When China lost much of its appetite for imported milk powder this year, farmers 11,000 kilometers (7,000 miles) away in New Zealand went into a tailspin.
New Zealand supplies about two-thirds of the whole milk powder exported internationally, and China is its biggest customer. Shipments were down 65 percent in the first five months of this year, the U.S. Department of Agriculture said this month, and prices globally are the lowest since 2009.
That’s contributed to a plunge in farm-gate milk prices that may make most of New Zealand’s 12,000 dairy farms unprofitable this season, said Con Williams, a rural economist with ANZ Bank New Zealand Ltd. in Wellington. Last week, it helped prompt New Zealand’s central bank to cut interest rates for a second time in six weeks, and has helped make the kiwi dollar the second worst-performing major currency this year.
“I don’t see any bright spots on the horizon at this point,” said Mat Hocken, who helps manage 1,000 milkers on two properties near Palmerston North, about 140 kilometers north of Wellington. “We’ll have to do a lot of hard work for not a lot of money this year.”
Fonterra Cooperative Group Ltd., the world’s biggest dairy exporter, slashed its payment to New Zealand farmers to NZ$4.40 ($2.94) a kilogram of milk solids in the season ended May 31, from NZ$8.40 a year earlier. It’s likely to cut a May forecast of NZ$5.25 for the new season after its board meets on Aug. 7.
Rival Open Country Dairy Ltd. last week forecast a payment of NZ$3.65 to NZ$3.95 for the current season, according to Hocken, who supplies the Auckland-based processor. Company officials weren’t immediately available for comment.
Most farmers “won’t be profitable at such a low milk price,” said ANZ’s Williams, who expects payments to farmers to reach NZ$3.75 to NZ$4. “Break-even is considered around the low NZ$5 per kilogram.”
Farmers may have to wait for any significant rebound. That’s particularly problematic in a country where dairy cows outnumber people and milk products account for a quarter of the nation’s exports.
Worldwide, prices have dipped because of increased milk supplies from North America, Western Europe, Australia and New Zealand. At the same time, two of the biggest importers -- China and Russia -- cut their purchases, according to Hayley Moynihan, general manager for rural banking with Rabobank International in Christchurch.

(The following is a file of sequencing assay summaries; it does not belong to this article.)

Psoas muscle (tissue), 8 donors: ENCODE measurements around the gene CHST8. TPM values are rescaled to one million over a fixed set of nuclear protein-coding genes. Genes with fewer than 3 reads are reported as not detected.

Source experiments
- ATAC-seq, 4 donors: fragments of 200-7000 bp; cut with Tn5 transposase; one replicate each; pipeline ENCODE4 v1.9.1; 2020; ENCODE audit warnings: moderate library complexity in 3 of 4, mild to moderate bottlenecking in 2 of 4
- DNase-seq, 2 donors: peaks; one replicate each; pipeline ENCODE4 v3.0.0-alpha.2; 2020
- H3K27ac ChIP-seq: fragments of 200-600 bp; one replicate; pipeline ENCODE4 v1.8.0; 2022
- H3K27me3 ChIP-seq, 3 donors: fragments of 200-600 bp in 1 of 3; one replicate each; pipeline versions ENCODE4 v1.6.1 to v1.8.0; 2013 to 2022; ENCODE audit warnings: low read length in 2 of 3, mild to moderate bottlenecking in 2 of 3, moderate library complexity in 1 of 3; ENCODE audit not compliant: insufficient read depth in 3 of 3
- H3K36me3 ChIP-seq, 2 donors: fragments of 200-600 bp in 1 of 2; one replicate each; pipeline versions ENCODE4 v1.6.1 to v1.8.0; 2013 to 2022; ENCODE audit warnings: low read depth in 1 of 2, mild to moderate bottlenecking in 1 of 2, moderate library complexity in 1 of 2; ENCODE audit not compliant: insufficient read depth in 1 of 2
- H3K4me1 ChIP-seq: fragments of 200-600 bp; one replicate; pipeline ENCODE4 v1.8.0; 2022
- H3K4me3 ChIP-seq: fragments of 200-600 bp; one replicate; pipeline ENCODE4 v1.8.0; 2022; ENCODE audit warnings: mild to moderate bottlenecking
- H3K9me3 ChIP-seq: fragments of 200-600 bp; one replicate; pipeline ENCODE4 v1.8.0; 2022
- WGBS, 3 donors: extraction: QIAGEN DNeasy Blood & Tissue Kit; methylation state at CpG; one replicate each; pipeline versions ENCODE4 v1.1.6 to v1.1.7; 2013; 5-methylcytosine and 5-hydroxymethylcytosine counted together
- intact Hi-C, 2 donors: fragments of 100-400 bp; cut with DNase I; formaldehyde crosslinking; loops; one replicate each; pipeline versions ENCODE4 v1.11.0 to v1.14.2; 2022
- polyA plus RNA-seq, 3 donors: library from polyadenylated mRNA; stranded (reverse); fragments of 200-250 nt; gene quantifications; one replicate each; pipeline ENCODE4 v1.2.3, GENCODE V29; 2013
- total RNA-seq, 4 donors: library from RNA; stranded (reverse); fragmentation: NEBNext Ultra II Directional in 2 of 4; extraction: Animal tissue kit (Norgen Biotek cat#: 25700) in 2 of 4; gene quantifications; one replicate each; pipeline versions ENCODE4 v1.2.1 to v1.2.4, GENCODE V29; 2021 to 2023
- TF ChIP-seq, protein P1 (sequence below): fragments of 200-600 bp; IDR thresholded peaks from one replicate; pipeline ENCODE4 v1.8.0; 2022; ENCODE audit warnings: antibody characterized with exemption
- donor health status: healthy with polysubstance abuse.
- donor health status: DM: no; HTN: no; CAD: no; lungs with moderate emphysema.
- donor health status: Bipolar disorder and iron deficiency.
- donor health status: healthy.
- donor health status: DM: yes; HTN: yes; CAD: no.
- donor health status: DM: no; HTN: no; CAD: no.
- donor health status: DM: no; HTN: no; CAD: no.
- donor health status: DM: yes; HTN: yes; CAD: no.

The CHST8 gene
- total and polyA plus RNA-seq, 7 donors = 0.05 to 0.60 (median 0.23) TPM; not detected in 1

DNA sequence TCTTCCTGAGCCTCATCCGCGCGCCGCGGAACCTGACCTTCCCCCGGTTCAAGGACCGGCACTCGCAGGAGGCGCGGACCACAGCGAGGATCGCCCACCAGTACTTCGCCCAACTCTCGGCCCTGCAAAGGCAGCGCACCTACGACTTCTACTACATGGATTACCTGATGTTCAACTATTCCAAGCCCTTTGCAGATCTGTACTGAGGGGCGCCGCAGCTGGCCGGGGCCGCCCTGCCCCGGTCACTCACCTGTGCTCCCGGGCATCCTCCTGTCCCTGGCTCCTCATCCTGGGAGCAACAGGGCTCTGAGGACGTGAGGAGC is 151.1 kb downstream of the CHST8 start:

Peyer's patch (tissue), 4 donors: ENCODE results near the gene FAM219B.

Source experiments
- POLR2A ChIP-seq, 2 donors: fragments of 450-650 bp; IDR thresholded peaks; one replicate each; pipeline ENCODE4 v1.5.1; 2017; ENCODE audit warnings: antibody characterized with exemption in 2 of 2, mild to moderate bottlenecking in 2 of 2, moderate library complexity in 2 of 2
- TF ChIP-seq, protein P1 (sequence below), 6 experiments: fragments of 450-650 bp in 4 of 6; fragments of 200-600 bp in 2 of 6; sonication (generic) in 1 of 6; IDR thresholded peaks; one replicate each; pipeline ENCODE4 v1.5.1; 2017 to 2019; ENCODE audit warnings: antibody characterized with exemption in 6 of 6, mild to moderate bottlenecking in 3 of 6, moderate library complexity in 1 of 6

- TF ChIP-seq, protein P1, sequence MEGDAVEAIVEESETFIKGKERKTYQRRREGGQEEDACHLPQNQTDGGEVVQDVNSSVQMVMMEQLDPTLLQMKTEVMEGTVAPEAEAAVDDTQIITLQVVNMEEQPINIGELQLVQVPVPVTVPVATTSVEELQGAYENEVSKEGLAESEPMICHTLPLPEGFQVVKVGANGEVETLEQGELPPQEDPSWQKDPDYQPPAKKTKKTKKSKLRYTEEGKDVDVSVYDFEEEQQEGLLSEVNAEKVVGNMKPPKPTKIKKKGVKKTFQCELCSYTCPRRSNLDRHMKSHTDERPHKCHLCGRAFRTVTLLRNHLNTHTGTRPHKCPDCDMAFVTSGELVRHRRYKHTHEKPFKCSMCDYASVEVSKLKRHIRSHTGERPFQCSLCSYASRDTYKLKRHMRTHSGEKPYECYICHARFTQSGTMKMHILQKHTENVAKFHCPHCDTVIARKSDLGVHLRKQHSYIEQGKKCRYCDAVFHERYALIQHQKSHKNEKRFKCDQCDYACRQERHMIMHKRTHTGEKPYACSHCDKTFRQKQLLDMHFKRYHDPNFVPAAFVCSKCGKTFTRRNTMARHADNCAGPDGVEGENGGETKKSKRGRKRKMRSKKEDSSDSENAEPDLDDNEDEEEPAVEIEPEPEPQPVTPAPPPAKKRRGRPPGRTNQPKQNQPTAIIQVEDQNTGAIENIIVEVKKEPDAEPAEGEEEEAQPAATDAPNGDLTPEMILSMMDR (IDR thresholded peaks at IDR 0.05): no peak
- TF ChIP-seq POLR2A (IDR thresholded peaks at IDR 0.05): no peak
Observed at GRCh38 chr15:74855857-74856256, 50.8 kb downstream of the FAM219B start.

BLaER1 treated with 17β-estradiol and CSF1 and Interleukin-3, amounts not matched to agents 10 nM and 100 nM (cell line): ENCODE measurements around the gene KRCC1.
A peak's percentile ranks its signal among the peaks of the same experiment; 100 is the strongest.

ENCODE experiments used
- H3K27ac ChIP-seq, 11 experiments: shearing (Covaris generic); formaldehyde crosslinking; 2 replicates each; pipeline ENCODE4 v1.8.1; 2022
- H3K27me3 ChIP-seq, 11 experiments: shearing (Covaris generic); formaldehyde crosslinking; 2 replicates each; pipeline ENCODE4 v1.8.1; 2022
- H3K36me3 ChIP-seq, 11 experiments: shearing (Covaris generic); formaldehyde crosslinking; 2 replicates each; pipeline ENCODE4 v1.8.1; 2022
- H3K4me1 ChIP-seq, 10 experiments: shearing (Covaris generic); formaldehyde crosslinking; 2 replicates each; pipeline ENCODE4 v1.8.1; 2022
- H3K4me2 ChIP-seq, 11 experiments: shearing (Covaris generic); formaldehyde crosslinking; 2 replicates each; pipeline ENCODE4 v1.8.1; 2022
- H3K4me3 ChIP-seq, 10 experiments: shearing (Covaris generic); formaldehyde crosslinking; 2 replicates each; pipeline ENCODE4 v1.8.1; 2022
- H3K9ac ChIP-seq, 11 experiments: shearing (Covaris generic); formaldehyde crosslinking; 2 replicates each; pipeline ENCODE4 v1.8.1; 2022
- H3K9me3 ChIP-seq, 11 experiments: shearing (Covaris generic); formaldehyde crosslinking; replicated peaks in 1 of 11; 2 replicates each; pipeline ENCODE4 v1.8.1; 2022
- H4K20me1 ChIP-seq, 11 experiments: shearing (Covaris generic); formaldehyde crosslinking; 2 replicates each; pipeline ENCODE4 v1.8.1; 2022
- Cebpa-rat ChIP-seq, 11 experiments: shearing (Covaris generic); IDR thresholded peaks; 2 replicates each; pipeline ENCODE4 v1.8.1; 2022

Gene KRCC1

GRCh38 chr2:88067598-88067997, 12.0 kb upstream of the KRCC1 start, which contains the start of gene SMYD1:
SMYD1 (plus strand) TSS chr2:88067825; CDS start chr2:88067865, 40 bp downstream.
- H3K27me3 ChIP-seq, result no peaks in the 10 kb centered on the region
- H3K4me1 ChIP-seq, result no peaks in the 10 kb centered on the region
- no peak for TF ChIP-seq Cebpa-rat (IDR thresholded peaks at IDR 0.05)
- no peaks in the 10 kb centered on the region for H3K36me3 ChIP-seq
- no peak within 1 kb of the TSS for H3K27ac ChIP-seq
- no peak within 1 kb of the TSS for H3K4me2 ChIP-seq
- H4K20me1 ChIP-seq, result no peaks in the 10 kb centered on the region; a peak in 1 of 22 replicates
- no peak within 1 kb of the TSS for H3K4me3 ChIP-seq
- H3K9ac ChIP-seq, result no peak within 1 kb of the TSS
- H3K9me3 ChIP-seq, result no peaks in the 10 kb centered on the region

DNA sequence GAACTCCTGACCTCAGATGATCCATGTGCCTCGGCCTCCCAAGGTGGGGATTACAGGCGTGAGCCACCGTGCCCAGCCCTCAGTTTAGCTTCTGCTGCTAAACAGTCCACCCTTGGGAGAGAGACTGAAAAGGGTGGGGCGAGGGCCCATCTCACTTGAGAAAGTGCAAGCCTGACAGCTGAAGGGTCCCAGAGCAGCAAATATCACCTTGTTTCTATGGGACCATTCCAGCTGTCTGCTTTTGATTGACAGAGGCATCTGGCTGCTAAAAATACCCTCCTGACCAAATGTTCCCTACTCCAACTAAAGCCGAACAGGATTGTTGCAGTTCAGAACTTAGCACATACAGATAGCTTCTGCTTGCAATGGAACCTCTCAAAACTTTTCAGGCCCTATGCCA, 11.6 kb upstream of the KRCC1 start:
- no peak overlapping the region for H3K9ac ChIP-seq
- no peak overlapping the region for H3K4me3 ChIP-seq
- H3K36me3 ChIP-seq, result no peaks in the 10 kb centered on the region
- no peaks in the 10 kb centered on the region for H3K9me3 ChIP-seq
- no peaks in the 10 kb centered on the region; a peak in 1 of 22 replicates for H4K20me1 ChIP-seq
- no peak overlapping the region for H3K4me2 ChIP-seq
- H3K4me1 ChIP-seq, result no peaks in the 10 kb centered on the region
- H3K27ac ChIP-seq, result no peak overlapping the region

The international price of whole milk powder, the most valuable export for New Zealand dairy farmers, has tumbled the most after some European processors diverted milk they would have used to make cheese for Russia into making the dried food ingredient, Moynihan said.
Meantime, an extra 3 million tons of milk produced in China last year bolstered domestic supplies just as a slowing economy and an easing in dairy consumption growth there softened demand for imported products.
“Chinese milk consumption on a per-capita basis, particularly in the main cities, has reached levels where we are starting to see signs of market maturity,” Moynihan said. “We’re starting to see a reduction in growth on a per-capita consumption basis.”
Farmers in New Zealand have already heeded the price signals and begun trimming costs, culling cows and spending less on grain and other feed supplements, said Andrew Hoggard, who plans to milk 530 Holstein cows, 20 fewer than last year, at Feilding on New Zealand’s North Island.
“If we get a sub-four-dollar payout, 90 percent of farmers will be borrowing to get through,” said Hoggard, 40, a Fonterra supplier who also chairs the dairy industry group at Federated Farmers of New Zealand.
Industrial milk users aren’t complaining.
Mead Johnson, Danone
Lower dairy costs helped push infant formula maker Mead Johnson Nutrition Co.’s second-quarter gross margin to the highest in more than five years, Chief Executive Officer Kasper Jakobsen said last week.
“We like dairy prices where they are, understandably,” Jakobsen told analysts and investors on a call to discuss the Glenview, Illinois-based company’s earnings. “Dairy prices are either at or near their natural lows, and you are probably going to begin to see some culling of herds around the world if dairy prices do not rebound.”
The dip in milk prices helped put Danone on track this year to widen operating margins for the first time since 2011 after first-half adjusted operating profit rose 17 percent. The maker of Activia yoghurt, which previously forecast milk prices would start rebounding this year, now expects them to start increasing next year, Chief Financial Officer Cecile Cabanis said on a call on Friday. The company is assuming 2016 prices will be higher than in 2015.
As it is now, farmer Hoggard says he’s facing his worst year since he started farming in 1998, when tins of baked beans became a popular dinner choice.
“I was 23 then and I didn’t need to worry about what I lived off,” he said. “I didn’t have a 3-year-old and 6-year- old wanting Legos.”